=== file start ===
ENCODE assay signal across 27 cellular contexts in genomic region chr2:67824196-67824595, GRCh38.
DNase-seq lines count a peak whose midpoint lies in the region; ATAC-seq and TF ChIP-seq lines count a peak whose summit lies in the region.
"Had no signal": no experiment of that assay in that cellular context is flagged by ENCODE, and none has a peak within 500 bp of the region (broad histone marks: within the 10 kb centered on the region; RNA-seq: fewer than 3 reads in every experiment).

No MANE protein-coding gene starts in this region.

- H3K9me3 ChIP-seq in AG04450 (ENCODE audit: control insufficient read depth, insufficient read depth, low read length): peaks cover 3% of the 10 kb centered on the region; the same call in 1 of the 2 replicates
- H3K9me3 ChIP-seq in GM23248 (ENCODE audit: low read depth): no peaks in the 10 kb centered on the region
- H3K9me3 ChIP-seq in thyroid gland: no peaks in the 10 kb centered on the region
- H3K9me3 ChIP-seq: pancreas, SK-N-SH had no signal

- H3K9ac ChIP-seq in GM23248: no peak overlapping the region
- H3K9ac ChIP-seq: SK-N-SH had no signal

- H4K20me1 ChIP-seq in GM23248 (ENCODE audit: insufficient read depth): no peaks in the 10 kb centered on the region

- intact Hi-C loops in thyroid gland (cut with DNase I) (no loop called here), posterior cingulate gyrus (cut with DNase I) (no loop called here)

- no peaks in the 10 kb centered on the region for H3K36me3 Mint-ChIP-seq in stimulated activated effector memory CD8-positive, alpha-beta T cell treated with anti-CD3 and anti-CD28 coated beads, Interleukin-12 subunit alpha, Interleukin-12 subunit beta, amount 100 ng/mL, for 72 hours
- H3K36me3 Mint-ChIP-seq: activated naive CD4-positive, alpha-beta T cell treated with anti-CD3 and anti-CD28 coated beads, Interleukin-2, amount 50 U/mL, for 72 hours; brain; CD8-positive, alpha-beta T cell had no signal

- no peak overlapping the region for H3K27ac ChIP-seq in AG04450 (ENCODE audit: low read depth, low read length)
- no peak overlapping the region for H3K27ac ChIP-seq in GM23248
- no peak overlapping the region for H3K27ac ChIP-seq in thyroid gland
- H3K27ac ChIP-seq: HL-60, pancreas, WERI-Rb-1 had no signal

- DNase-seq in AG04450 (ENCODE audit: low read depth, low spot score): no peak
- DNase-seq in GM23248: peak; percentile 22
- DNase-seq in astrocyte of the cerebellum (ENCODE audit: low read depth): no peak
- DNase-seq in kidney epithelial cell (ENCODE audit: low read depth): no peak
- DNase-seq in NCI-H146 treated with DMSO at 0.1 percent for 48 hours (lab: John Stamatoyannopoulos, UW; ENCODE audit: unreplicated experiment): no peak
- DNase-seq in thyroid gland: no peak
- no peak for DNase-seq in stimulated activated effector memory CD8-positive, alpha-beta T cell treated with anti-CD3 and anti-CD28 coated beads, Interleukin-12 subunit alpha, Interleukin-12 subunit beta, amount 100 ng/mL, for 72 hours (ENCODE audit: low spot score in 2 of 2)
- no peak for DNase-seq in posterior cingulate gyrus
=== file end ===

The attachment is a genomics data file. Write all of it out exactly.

ENCODE assay signal across 27 cellular contexts in genomic region chr2:67824196-67824595, GRCh38.
DNase-seq lines count a peak whose midpoint lies in the region; ATAC-seq and TF ChIP-seq lines count a peak whose summit lies in the region.
"Had no signal": no experiment of that assay in that cellular context is flagged by ENCODE, and none has a peak within 500 bp of the region (broad histone marks: within the 10 kb centered on the region; RNA-seq: fewer than 3 reads in every experiment).

No MANE protein-coding gene starts in this region.

- H3K9me3 ChIP-seq in AG04450 (ENCODE audit: control insufficient read depth, insufficient read depth, low read length): peaks cover 3% of the 10 kb centered on the region; the same call in 1 of the 2 replicates
- H3K9me3 ChIP-seq in GM23248 (ENCODE audit: low read depth): no peaks in the 10 kb centered on the region
- H3K9me3 ChIP-seq in thyroid gland: no peaks in the 10 kb centered on the region
- H3K9me3 ChIP-seq: pancreas, SK-N-SH had no signal

- H3K9ac ChIP-seq in GM23248: no peak overlapping the region
- H3K9ac ChIP-seq: SK-N-SH had no signal

- H4K20me1 ChIP-seq in GM23248 (ENCODE audit: insufficient read depth): no peaks in the 10 kb centered on the region

- intact Hi-C loops in thyroid gland (cut with DNase I) (no loop called here), posterior cingulate gyrus (cut with DNase I) (no loop called here)

- no peaks in the 10 kb centered on the region for H3K36me3 Mint-ChIP-seq in stimulated activated effector memory CD8-positive, alpha-beta T cell treated with anti-CD3 and anti-CD28 coated beads, Interleukin-12 subunit alpha, Interleukin-12 subunit beta, amount 100 ng/mL, for 72 hours
- H3K36me3 Mint-ChIP-seq: activated naive CD4-positive, alpha-beta T cell treated with anti-CD3 and anti-CD28 coated beads, Interleukin-2, amount 50 U/mL, for 72 hours; brain; CD8-positive, alpha-beta T cell had no signal

- no peak overlapping the region for H3K27ac ChIP-seq in AG04450 (ENCODE audit: low read depth, low read length)
- no peak overlapping the region for H3K27ac ChIP-seq in GM23248
- no peak overlapping the region for H3K27ac ChIP-seq in thyroid gland
- H3K27ac ChIP-seq: HL-60, pancreas, WERI-Rb-1 had no signal

- DNase-seq in AG04450 (ENCODE audit: low read depth, low spot score): no peak
- DNase-seq in GM23248: peak; percentile 22
- DNase-seq in astrocyte of the cerebellum (ENCODE audit: low read depth): no peak
- DNase-seq in kidney epithelial cell (ENCODE audit: low read depth): no peak
- DNase-seq in NCI-H146 treated with DMSO at 0.1 percent for 48 hours (lab: John Stamatoyannopoulos, UW; ENCODE audit: unreplicated experiment): no peak
- DNase-seq in thyroid gland: no peak
- no peak for DNase-seq in stimulated activated effector memory CD8-positive, alpha-beta T cell treated with anti-CD3 and anti-CD28 coated beads, Interleukin-12 subunit alpha, Interleukin-12 subunit beta, amount 100 ng/mL, for 72 hours (ENCODE audit: low spot score in 2 of 2)
- no peak for DNase-seq in posterior cingulate gyrus